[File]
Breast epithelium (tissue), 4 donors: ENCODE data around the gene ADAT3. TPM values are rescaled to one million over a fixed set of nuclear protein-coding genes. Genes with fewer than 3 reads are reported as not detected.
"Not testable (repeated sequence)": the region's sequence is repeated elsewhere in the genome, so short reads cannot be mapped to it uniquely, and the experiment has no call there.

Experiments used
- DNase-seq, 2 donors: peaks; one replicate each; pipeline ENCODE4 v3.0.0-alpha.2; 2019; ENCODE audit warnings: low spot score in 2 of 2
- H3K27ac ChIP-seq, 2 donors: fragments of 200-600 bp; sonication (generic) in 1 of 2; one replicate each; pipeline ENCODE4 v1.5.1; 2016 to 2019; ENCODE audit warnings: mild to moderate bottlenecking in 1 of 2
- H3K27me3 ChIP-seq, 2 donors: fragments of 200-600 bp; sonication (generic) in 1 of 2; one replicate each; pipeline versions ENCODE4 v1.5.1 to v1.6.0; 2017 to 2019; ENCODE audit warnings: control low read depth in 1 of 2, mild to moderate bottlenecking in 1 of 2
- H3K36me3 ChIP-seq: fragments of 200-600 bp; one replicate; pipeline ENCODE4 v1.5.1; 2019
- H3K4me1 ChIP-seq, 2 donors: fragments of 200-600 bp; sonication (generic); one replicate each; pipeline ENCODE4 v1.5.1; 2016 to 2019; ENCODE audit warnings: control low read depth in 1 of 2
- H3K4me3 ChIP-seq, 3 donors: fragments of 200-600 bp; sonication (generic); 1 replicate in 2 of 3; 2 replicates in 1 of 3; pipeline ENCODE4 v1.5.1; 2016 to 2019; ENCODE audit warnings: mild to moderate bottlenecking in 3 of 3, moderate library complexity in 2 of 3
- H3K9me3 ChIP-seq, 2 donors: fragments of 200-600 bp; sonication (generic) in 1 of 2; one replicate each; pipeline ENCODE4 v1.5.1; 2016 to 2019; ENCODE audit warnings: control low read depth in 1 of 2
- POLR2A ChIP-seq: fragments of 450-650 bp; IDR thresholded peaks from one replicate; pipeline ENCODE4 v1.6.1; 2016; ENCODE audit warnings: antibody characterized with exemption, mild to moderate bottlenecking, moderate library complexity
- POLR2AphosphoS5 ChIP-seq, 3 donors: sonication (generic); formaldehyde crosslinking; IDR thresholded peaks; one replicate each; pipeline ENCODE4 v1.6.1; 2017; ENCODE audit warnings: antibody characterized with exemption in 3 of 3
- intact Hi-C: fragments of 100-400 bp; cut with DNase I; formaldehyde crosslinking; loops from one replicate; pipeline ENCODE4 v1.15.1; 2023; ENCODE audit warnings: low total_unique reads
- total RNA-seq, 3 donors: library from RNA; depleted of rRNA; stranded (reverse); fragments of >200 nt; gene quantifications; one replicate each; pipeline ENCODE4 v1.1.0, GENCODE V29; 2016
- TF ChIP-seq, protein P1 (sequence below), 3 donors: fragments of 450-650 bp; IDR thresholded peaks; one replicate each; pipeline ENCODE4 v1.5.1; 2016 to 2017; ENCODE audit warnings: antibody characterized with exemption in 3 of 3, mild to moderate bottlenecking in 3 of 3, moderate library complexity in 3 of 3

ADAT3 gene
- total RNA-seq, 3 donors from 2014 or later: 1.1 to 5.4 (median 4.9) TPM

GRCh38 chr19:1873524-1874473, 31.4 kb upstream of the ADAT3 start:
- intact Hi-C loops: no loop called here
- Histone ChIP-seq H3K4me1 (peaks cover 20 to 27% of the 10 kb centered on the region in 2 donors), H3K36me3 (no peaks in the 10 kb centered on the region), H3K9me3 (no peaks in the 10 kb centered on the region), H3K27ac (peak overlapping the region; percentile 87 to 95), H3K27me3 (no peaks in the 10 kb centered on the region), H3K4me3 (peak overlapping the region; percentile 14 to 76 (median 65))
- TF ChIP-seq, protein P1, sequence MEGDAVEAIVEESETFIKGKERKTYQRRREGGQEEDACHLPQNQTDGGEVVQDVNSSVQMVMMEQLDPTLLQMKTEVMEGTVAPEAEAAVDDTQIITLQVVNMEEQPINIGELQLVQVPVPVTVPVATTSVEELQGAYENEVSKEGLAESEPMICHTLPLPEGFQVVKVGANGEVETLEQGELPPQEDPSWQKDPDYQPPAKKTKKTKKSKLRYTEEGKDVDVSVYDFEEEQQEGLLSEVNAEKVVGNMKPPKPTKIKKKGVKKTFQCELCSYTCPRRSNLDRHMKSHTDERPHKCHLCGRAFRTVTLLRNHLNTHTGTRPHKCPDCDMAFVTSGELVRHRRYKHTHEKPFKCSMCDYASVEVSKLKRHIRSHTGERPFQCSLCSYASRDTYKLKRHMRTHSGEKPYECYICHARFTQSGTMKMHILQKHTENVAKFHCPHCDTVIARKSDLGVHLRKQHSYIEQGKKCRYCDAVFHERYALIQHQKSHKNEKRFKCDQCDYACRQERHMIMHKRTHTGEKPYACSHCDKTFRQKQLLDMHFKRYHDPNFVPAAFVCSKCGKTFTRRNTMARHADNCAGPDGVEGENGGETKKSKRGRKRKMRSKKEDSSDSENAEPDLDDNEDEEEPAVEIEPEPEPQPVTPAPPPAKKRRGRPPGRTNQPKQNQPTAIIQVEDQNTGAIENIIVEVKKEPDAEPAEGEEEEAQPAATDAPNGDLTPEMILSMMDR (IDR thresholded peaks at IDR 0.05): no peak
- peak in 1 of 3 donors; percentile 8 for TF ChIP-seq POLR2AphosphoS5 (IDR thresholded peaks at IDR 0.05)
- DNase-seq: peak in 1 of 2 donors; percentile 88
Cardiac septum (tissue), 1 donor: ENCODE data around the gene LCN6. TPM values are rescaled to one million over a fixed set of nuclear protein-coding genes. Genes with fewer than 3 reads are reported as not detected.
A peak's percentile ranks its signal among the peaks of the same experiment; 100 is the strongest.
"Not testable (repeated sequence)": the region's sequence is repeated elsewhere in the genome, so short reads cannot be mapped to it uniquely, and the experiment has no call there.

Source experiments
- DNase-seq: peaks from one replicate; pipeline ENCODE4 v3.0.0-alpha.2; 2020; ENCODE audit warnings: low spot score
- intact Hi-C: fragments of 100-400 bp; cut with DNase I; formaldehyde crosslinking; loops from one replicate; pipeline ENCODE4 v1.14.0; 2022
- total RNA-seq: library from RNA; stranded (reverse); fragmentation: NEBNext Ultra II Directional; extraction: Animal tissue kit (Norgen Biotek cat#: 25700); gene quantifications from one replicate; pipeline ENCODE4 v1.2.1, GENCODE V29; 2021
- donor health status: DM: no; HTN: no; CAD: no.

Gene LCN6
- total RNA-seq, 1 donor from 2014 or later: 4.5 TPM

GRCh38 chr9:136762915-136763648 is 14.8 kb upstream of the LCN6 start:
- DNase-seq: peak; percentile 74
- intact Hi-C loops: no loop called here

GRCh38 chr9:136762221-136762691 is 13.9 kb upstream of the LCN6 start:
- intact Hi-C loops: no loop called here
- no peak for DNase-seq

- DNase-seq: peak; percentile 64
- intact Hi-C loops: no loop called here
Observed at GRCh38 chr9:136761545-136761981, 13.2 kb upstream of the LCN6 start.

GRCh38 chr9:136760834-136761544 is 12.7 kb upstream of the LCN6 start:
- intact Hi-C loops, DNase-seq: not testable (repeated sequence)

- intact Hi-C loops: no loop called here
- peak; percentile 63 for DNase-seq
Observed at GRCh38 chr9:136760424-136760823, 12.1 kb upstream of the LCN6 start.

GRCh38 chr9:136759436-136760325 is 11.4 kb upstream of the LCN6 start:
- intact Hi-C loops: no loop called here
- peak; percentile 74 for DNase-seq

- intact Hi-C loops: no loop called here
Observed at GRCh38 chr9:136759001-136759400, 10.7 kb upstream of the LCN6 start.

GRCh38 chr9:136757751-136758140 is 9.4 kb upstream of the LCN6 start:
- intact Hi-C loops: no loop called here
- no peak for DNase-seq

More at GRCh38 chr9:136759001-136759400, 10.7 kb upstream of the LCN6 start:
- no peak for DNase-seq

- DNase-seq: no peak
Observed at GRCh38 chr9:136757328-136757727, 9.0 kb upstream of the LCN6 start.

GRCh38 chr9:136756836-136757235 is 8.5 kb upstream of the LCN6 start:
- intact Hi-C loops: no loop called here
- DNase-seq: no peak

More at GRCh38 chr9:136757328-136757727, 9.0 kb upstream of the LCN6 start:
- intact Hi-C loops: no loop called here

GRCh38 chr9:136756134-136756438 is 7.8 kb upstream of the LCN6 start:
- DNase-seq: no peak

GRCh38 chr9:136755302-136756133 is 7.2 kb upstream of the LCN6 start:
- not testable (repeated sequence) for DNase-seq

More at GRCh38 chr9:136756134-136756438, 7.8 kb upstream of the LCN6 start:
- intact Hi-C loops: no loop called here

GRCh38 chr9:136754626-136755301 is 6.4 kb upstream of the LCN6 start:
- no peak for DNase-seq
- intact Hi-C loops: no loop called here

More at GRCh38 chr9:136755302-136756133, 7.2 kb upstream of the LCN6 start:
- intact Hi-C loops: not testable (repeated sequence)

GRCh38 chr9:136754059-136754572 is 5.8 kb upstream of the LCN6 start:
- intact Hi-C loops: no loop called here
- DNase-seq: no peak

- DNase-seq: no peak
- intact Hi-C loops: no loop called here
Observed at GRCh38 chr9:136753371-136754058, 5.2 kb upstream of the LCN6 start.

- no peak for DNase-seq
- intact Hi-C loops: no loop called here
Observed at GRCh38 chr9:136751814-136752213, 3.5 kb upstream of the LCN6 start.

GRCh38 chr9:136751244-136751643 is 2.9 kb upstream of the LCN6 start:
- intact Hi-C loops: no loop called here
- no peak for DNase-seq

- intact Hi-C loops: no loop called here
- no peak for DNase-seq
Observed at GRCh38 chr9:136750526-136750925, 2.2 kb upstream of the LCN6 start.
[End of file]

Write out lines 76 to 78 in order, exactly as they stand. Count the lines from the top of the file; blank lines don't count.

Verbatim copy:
GRCh38 chr9:136754059-136754572 is 5.8 kb upstream of the LCN6 start:
- intact Hi-C loops: no loop called here
- DNase-seq: no peak